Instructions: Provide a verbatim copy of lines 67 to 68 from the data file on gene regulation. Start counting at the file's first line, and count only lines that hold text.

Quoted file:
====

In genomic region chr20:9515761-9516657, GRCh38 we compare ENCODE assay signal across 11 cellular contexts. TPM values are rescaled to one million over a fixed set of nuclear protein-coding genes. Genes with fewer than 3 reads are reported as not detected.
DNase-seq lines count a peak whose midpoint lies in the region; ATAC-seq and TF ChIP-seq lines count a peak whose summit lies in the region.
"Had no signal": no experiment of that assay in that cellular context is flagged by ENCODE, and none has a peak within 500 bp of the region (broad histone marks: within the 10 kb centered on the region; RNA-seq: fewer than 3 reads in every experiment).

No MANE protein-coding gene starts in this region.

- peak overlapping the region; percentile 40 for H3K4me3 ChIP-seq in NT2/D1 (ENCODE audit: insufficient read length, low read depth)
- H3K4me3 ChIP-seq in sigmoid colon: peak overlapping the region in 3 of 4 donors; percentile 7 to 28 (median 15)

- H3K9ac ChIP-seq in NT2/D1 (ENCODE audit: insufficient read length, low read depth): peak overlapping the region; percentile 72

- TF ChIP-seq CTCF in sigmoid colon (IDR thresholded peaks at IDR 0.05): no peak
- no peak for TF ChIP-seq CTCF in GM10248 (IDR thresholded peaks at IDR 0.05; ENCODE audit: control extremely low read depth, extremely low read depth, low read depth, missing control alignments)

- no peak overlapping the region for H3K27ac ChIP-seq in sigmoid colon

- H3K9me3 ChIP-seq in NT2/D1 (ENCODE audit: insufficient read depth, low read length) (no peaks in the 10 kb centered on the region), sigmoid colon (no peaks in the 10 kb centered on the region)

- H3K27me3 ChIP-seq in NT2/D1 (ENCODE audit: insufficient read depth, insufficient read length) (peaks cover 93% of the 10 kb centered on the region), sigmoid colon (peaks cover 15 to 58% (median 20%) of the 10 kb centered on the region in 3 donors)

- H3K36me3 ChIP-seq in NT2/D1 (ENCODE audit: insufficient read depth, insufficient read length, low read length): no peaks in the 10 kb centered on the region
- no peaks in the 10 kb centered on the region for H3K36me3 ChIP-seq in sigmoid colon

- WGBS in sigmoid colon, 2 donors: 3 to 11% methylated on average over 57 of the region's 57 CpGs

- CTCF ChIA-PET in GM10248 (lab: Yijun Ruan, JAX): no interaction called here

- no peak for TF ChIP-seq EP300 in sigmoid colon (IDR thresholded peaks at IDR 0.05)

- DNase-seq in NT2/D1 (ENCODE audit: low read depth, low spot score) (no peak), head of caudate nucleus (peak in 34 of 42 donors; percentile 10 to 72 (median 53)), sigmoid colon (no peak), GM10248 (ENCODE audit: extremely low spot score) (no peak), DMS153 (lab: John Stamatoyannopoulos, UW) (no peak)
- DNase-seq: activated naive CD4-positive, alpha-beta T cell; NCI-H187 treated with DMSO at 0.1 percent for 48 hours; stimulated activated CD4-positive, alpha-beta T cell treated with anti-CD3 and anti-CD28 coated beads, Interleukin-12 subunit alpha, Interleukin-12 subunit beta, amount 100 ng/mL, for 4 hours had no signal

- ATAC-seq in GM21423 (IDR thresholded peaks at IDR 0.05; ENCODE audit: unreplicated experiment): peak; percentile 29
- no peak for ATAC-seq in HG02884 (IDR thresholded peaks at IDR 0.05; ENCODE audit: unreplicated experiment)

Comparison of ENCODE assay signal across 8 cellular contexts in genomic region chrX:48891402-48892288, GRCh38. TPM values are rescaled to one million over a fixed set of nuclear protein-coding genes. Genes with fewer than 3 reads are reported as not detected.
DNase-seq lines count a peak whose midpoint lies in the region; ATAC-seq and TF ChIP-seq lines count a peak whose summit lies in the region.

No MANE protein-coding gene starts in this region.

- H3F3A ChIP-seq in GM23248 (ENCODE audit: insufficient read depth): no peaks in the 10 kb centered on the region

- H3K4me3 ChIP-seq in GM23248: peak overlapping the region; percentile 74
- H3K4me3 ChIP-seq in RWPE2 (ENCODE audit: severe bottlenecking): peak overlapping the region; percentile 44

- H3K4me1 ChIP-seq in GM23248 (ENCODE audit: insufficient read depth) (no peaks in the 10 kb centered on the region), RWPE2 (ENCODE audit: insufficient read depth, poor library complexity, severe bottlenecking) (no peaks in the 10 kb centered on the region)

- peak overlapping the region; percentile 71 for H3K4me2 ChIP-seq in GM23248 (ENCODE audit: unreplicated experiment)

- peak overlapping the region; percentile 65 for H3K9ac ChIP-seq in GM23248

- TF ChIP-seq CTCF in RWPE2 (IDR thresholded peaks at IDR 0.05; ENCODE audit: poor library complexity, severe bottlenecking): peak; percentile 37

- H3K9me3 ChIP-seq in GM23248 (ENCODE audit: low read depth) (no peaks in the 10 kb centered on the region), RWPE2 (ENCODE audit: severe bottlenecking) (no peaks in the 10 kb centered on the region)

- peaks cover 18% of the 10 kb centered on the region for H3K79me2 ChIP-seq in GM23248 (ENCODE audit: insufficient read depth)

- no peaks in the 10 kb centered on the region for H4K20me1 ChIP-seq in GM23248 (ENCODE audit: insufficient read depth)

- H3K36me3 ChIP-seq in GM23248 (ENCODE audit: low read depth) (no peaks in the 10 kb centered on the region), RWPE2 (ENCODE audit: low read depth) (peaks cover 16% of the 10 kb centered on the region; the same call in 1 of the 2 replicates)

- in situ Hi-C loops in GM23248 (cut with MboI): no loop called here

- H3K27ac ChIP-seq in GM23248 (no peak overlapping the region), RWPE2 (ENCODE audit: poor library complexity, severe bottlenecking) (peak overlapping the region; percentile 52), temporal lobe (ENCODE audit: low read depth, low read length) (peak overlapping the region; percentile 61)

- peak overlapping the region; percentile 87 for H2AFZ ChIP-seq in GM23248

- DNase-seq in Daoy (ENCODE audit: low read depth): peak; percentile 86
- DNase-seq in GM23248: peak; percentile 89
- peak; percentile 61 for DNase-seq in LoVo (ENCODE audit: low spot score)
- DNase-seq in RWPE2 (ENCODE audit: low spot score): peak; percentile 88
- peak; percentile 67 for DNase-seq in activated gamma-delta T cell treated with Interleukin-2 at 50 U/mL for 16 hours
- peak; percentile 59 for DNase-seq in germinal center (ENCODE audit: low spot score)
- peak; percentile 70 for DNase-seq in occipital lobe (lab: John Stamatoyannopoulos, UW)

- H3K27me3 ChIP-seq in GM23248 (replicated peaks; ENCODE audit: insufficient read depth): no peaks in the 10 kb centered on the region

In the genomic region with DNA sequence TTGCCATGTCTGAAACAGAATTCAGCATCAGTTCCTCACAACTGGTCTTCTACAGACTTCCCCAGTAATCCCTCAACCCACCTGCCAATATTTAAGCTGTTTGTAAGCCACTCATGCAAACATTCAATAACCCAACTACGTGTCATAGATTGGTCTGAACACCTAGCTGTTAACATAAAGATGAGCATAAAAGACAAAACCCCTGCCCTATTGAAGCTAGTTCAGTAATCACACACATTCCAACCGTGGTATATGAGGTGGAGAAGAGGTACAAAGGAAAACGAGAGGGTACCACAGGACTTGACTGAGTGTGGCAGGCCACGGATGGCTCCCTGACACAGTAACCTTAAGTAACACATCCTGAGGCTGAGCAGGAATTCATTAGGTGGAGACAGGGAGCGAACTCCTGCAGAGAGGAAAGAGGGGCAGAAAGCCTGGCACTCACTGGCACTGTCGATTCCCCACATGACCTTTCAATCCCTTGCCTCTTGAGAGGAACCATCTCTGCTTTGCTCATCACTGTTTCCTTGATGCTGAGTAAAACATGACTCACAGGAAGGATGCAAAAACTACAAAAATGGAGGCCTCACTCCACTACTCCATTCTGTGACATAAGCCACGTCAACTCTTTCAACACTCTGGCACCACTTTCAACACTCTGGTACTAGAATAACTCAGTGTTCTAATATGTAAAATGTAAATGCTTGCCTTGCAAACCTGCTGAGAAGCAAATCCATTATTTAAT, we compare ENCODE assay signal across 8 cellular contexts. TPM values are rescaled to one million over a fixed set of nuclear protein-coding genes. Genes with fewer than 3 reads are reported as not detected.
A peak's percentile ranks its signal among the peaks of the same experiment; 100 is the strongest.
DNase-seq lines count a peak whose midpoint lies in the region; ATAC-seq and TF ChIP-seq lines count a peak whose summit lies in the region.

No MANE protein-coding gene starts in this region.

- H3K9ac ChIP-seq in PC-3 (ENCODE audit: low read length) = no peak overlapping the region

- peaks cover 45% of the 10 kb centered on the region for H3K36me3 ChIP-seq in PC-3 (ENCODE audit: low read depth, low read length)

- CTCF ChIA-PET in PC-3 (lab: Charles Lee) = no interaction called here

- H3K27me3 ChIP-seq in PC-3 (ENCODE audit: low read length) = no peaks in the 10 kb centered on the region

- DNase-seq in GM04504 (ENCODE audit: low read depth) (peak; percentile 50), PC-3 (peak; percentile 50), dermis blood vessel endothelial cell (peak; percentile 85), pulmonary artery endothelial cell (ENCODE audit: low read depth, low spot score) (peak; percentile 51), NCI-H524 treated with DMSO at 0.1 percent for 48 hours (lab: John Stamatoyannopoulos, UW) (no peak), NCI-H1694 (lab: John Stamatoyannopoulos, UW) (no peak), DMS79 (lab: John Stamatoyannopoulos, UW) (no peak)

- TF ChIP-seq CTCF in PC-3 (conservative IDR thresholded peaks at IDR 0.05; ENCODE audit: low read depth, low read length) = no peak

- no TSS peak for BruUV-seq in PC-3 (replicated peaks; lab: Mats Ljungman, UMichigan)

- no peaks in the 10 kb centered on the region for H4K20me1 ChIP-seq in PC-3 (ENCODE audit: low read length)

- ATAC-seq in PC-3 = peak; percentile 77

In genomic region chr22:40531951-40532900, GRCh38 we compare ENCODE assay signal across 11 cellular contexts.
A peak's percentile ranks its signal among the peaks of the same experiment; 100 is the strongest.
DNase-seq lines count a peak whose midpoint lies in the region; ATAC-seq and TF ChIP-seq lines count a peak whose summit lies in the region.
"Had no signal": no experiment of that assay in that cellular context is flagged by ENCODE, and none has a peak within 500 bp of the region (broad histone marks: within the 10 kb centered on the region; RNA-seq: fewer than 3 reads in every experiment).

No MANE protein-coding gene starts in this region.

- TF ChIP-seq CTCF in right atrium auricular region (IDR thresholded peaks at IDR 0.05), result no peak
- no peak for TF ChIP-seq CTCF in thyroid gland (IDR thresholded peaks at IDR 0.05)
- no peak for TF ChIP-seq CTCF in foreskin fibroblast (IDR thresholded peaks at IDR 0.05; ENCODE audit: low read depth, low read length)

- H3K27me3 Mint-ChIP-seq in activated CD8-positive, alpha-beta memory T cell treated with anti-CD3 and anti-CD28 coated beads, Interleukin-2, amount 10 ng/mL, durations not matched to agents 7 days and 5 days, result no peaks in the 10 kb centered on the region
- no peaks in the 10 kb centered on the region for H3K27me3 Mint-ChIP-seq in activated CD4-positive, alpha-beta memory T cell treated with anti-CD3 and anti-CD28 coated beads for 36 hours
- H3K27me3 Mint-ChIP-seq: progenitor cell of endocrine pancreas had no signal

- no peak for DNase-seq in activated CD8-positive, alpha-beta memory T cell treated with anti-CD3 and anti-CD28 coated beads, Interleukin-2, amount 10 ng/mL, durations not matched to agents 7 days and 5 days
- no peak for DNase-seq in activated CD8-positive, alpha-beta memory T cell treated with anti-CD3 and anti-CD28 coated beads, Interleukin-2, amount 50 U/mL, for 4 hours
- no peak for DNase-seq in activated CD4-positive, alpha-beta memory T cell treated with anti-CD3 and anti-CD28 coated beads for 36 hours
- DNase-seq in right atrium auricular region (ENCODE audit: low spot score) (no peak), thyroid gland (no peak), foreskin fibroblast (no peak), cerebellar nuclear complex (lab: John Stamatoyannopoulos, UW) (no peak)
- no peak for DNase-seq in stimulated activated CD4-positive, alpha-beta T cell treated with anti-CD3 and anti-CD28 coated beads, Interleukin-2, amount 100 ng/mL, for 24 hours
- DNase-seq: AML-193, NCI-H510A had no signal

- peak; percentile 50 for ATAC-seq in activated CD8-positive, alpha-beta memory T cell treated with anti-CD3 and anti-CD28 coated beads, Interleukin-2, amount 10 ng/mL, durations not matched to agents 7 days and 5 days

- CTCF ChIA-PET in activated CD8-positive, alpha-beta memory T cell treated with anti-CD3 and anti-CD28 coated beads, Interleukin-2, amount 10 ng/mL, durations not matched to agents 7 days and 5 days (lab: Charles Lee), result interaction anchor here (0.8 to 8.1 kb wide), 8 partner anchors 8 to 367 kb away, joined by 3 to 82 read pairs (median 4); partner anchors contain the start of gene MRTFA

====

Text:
- no peak for TF ChIP-seq CTCF in foreskin fibroblast (IDR thresholded peaks at IDR 0.05; ENCODE audit: low read depth, low read length)

- H3K27me3 Mint-ChIP-seq in activated CD8-positive, alpha-beta memory T cell treated with anti-CD3 and anti-CD28 coated beads, Interleukin-2, amount 10 ng/mL, durations not matched to agents 7 days and 5 days, result no peaks in the 10 kb centered on the region